Divorce, Separation and Selection of Tax Status for Filing

I have previously discussed some of the tax issues related to divorce, maintenance and dependency exemptions.  As the tax season approaches, here is some additional information that may be of assistance.

In a typical divorce, unless the parties have been legally separated prior to December 31, they are still able file a joint return.   By filing a joint return, both spouses will be jointly and separately liable for any errors, omissions or deficiencies on the tax return.   If the parties are going through divorce, the issues related to division of any tax refunds may also become complicated.

If you are legally separated from your spouse, you are able to file as a head of household if you provided more than half the cost of keeping up a home for a child, dependent parent, or other qualifying relative for more than half the year.  According to the IRS, to claim head of household, you must either be unmarried or considered unmarried on the last day of the year.  In addition, the Abandoned Spouse rule may be applicable.   In order to qualify under the rule, if you and your spouse lived apart for the last six months of the year, you would be considered unmarried for the purpose of this filing status under the Abandoned Spouse rule.  If you meet the other two requirements for this status, you would be eligible to file as Head of Household.  The other two requirements are as follows:  1) paying more than half of the cost of keeping up a home as of the last day of the tax year;  2) a dependent child or other relative lived with you for more than half the year or you have a dependent parent (dependent parents are not required to live with you).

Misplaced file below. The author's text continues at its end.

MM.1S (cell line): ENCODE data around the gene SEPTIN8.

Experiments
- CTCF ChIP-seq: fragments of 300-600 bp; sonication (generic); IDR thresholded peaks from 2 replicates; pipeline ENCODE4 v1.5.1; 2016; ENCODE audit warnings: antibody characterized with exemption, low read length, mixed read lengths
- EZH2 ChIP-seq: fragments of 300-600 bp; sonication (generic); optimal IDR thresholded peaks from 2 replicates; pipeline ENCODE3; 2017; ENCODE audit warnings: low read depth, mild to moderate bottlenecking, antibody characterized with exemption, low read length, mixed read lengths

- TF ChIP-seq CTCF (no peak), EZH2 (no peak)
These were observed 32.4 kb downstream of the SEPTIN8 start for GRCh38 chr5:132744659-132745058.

A party is required to file as single if he or she was unmarried as of December 31, or if legally separated as of the end of the year and does not qualify for another filing status.

There are other tax advantages and disadvantages that depend on the filing status elected by the party.  Please note that the above discussion is not tax advice, and these issues should be discussed with your tax professional.

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